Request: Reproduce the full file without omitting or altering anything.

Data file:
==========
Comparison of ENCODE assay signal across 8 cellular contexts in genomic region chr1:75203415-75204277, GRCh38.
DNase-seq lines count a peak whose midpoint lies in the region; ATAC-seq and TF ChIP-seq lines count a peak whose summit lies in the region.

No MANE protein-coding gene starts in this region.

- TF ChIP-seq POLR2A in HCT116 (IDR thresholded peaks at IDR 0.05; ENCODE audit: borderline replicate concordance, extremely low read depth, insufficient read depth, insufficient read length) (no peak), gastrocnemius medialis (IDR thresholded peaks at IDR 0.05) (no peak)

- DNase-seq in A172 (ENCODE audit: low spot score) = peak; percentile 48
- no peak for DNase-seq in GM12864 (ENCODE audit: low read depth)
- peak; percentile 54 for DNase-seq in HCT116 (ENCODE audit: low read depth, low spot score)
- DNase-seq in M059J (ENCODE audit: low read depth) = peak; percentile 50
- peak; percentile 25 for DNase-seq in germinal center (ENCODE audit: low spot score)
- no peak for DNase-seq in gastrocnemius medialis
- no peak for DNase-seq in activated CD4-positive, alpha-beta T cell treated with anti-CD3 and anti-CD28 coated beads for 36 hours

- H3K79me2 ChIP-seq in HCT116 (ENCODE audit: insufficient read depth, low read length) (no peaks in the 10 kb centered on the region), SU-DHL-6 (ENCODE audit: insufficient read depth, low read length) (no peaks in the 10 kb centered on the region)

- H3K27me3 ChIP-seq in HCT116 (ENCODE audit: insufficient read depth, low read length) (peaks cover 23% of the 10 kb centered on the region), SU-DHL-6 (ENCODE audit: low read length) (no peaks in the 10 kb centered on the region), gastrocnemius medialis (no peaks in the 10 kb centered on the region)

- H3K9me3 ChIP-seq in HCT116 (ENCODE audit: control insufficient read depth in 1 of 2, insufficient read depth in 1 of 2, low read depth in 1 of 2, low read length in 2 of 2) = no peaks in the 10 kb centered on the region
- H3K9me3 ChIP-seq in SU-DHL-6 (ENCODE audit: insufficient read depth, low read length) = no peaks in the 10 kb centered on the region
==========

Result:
Comparison of ENCODE assay signal across 8 cellular contexts in genomic region chr1:75203415-75204277, GRCh38.
DNase-seq lines count a peak whose midpoint lies in the region; ATAC-seq and TF ChIP-seq lines count a peak whose summit lies in the region.

No MANE protein-coding gene starts in this region.

- TF ChIP-seq POLR2A in HCT116 (IDR thresholded peaks at IDR 0.05; ENCODE audit: borderline replicate concordance, extremely low read depth, insufficient read depth, insufficient read length) (no peak), gastrocnemius medialis (IDR thresholded peaks at IDR 0.05) (no peak)

- DNase-seq in A172 (ENCODE audit: low spot score) = peak; percentile 48
- no peak for DNase-seq in GM12864 (ENCODE audit: low read depth)
- peak; percentile 54 for DNase-seq in HCT116 (ENCODE audit: low read depth, low spot score)
- DNase-seq in M059J (ENCODE audit: low read depth) = peak; percentile 50
- peak; percentile 25 for DNase-seq in germinal center (ENCODE audit: low spot score)
- no peak for DNase-seq in gastrocnemius medialis
- no peak for DNase-seq in activated CD4-positive, alpha-beta T cell treated with anti-CD3 and anti-CD28 coated beads for 36 hours

- H3K79me2 ChIP-seq in HCT116 (ENCODE audit: insufficient read depth, low read length) (no peaks in the 10 kb centered on the region), SU-DHL-6 (ENCODE audit: insufficient read depth, low read length) (no peaks in the 10 kb centered on the region)

- H3K27me3 ChIP-seq in HCT116 (ENCODE audit: insufficient read depth, low read length) (peaks cover 23% of the 10 kb centered on the region), SU-DHL-6 (ENCODE audit: low read length) (no peaks in the 10 kb centered on the region), gastrocnemius medialis (no peaks in the 10 kb centered on the region)

- H3K9me3 ChIP-seq in HCT116 (ENCODE audit: control insufficient read depth in 1 of 2, insufficient read depth in 1 of 2, low read depth in 1 of 2, low read length in 2 of 2) = no peaks in the 10 kb centered on the region
- H3K9me3 ChIP-seq in SU-DHL-6 (ENCODE audit: insufficient read depth, low read length) = no peaks in the 10 kb centered on the region